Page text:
SCZ's index tracks more than 2,100 stocks, so the fund uses representative sampling to lower the number of stocks but maintain a similar return profile. By sampling, SCZ can use depository receipts instead of local listings and avoid the most illiquid stocks altogether. The fund has outperformed its benchmark over the past five years (demonstrated by the fund’s alpha of 0.38 relative to its own benchmark shown above) because of its sampling, but it could just as likely underperform. Investors should expect this fund to track its index closely, but not perfectly.

This fund's 0.40% expense ratio is average among international small-cap ETFs, but quite low relative to actively managed funds. The funds rated by Morningstar average a 1.22% expense ratio. Over time, that average 0.82% difference in expenses is a high hurdle for active managers to clear.

SCZ's average market cap is $1.85 billion, compared with the Morningstar medalist average of $3.12 billion. Smaller companies generally offer higher return than the broad market over time in exchange for more volatility, so this ETF is most suitable as a satellite investment for long-term investors with high risk tolerance. SCZ's sector and regional holdings have remained constant over time. The fund does not include South Korean or Canadian stocks. Top country weightings include Japan (27%), the United Kingdom (20%), and Australia (7%). The fund's three primary sector exposures are industrials (23%), financials (21%), and consumer discretionary (17%).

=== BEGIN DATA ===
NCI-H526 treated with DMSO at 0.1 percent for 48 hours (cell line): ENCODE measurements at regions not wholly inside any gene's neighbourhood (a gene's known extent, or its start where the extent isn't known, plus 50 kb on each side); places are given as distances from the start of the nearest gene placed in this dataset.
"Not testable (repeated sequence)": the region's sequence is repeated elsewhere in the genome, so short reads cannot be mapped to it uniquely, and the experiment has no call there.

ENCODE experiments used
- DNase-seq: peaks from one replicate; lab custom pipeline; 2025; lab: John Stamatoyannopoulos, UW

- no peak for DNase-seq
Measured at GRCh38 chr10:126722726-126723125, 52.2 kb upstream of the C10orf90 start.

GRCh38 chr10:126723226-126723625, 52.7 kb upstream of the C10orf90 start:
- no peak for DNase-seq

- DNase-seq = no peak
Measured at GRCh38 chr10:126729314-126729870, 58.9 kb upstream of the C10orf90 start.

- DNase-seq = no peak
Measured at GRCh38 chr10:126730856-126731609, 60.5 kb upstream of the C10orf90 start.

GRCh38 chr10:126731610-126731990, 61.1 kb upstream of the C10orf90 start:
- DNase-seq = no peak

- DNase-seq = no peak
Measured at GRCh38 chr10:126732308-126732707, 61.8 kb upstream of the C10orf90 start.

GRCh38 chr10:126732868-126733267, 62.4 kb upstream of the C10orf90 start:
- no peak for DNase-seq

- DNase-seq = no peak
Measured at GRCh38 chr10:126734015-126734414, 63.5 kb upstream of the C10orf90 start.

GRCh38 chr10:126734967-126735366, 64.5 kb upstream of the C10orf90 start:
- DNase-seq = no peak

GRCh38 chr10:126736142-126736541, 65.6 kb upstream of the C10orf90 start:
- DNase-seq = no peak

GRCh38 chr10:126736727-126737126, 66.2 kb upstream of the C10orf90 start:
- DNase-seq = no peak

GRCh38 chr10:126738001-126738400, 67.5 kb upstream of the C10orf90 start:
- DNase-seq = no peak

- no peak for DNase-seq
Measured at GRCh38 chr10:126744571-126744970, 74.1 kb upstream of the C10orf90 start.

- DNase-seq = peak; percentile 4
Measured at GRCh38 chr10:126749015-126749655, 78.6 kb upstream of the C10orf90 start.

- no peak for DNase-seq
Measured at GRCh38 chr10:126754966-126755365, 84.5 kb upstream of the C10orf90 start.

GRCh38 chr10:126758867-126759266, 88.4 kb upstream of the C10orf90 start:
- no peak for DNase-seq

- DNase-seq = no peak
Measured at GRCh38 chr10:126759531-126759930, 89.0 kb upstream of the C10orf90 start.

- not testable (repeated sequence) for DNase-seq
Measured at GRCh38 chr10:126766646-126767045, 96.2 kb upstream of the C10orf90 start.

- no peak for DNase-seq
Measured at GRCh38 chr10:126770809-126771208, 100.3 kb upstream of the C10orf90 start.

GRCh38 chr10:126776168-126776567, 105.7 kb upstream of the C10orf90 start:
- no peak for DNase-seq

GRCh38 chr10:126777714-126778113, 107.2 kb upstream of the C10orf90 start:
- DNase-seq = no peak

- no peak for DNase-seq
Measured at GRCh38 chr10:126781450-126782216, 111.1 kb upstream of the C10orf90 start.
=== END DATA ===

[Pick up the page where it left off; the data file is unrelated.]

A portion of the fund's distribution is withheld for foreign tax purposes from companies in some countries, and the dividend yield figure is net of this tax. Investors can file for a foreign tax credit to offset these taxes, but not if the fund is held in a tax-advantaged account. In 2012 and 2011, more than 70% of distributions from this fund were qualified.

Other Passive Options
The only ETF to offer both developed- and emerging-markets small-cap exposure is Vanguard FTSE All-World ex-US Small Cap Index ETF (NYSEARCA:VSS), which allocates about 15% of its holdings to emerging markets. VSS' 0.20% price tag is one of the lowest available. Only Schwab International Small-Cap Equity ETF (NYSEARCA:SCHC) is priced to compete with VSS, and it costs 0.19%. SCHC's portfolio gives more weight to European stocks than VSS does.

Another popular fund is SPDR S&P International Small Cap (NYSEARCA:GWX), which includes securities with a market cap of less than $2 billion instead of sorting constituents by market-cap percentile. As a result, it has one of the smallest average market caps in the category. GWX has the most exposure to Asian stocks and includes South Korean and Canadian equities. Unfortunately, GWX's 0.59% expense ratio is very high.